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Interview with Miriam Arden: Acting Extraordinaire

Ayla Ahmad, Journalist

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Catalina Foothills High School offers a wide variety of programs for students to discover their passions and explore interests. It was through this avenue that Miriam Arden, a junior at Catalina Foothills, found her zeal in theatre. First acting as “Hoddle” in Fiddler on the Roof at a Catalina Foothills summer theatre program when she was eight years old, she has been casted in every open-audition show the high school hosted since her Freshman year. Ever since that first performance, Miriam has maintained her love for acting. This month, Miriam won 1st place at the Shakespeare chapter competition. She won $100 and is now eligible for an all-expense-paid trip nationals at the Lincoln Center in New York City. I decided to interview her in order to learn about how the art of acting came to be such a major part in her life.  


Because the theatre programs at CFHS sparked her interest in acting, Miriam admires many aspects of what is offered. She outlined many characteristics, including “the sheer variety of opportunities open to students, directing, acting, stage managing, et cetera”. But more importantly, this actor likes working with the people, the people that inspire her and force her to think outside of the box in terms of acting. For those interested in taking part in theatre or becoming an actor, Miriam recommends having a receptive mind when it comes to advice and different takes on a certain character; “Have an open mind and soak up all the information you can from watching other people. Let yourself be vulnerable. Make the most of every opportunity you can in the theatre.” Regardless of the amount of experiences one has in acting or even the utter fear of failing in an audition, one will never know the possibility of succeeding without first trying.

     In preparation for the state competition, Miriam outlined the steps she took to fully immerse herself in the character. She first annotated her monologue – a Beatrice soliloquy from Much Ado About Nothing – by marking the punctuation. She did this because “…Shakespeare punctuation gives insight into where he wants the pauses and emotional shifts to be. This includes rhythm, diction, all that stuff.” Miriam made sure to understand what situation her character was in by reading sections of the play to understand the context. She continued this process by determining her character’s motivations and tactics with regard to Beatrice’s interactions with different characters. Finally, Miriam “practiced it many times [by herself] in my bathroom…and doing it in a bunch of different way to find which one [she] personally connected with.”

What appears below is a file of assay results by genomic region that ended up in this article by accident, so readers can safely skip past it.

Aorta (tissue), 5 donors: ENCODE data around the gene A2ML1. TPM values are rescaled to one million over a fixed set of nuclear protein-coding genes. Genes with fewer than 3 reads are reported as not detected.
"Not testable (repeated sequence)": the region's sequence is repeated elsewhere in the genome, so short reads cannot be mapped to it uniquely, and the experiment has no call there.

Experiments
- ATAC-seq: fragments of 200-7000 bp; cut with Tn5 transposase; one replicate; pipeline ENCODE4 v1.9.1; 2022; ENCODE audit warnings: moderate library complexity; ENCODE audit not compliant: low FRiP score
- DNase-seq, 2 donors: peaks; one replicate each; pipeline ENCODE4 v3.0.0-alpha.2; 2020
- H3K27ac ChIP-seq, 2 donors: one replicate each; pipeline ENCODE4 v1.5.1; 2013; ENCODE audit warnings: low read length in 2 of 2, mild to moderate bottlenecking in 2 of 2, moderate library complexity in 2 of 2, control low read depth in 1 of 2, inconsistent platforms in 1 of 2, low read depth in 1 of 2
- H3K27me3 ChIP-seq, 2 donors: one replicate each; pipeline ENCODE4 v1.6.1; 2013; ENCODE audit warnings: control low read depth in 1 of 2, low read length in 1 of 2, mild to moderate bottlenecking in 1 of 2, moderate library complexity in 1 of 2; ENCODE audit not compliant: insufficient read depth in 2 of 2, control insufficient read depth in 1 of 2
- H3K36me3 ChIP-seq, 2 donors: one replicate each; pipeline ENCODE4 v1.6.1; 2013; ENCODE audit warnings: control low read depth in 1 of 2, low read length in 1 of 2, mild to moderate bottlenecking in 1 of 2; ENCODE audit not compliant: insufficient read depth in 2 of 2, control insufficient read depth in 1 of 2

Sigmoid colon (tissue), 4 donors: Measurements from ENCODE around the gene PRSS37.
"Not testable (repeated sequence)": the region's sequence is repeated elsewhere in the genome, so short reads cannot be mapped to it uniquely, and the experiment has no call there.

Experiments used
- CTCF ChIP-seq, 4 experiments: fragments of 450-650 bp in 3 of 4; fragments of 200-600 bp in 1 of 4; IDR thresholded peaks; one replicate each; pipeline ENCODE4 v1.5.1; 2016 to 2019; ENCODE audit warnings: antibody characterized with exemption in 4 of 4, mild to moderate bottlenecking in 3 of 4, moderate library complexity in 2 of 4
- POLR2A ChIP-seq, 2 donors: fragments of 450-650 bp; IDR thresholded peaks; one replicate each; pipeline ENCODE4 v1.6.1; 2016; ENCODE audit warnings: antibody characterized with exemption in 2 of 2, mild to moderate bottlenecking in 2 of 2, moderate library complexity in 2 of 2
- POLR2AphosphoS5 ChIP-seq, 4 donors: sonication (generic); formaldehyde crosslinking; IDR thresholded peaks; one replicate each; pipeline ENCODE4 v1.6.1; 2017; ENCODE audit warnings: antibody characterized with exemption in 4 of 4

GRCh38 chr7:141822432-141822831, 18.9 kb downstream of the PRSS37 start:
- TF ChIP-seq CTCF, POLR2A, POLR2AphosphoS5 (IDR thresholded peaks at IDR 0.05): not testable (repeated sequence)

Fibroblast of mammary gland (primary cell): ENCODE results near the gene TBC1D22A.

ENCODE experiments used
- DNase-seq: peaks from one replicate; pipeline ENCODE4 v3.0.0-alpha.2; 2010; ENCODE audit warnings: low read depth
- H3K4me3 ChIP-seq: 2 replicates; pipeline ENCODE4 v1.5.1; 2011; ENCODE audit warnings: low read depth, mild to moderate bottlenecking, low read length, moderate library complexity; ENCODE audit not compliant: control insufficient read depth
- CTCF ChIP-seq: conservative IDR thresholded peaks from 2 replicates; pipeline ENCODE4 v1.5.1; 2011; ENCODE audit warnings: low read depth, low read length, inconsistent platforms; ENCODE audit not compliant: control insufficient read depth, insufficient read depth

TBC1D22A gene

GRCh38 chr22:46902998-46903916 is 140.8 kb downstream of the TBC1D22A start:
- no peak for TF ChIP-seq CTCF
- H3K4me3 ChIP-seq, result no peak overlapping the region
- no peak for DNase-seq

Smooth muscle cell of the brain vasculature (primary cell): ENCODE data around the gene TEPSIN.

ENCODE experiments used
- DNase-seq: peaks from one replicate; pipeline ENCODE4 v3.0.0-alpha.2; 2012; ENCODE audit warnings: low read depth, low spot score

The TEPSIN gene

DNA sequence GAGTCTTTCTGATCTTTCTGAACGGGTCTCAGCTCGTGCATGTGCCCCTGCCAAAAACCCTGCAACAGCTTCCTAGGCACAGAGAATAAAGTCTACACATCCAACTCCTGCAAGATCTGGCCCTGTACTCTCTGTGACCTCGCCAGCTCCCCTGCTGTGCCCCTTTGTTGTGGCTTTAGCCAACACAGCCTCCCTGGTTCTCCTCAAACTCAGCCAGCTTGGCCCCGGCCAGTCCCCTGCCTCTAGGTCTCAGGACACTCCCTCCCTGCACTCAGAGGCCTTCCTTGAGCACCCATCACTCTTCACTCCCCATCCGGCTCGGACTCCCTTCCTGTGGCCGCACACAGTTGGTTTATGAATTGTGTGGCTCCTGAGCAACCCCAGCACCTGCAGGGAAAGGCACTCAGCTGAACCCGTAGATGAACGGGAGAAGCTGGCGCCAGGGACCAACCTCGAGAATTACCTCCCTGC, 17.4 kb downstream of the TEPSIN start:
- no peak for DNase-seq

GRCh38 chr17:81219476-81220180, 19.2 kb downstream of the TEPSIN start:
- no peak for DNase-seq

Having gone to the state competition for the first time, the junior expressed her experiences at the event as enlightening and inspirational. Although it was “nerve-racking the whole time,” Miriam gained insight from watching other talented competitors. After she won 1st place, she was able to meet with the judges and discuss the monologue; “That was amazing because they were so incredibly insightful”.

As a way to know which performers have shaped her as an actor, I asked Miriam what her favorite thespians were. Ben Platt, a performer best known for his work as Evan in the Broadway musical Dear Evan Hansen is one of Miriam’s top celebrities. She likes his work because “he just has this amazing way of bringing the underdog to life [in Dear Evan Hansen]. Underdogs in the sense that he’s the person who always gets beat down and does not have a lot of power”. Another individual closer to Miriam who was a major influence was Scott Harmen, her previous acting coach. Having learned his methods at Interlochen, an arts camp in Michigan, Miriam admired him and his teaching method.   

Shakespeare image:

Ben Platt Image:

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Interview with Miriam Arden: Acting Extraordinaire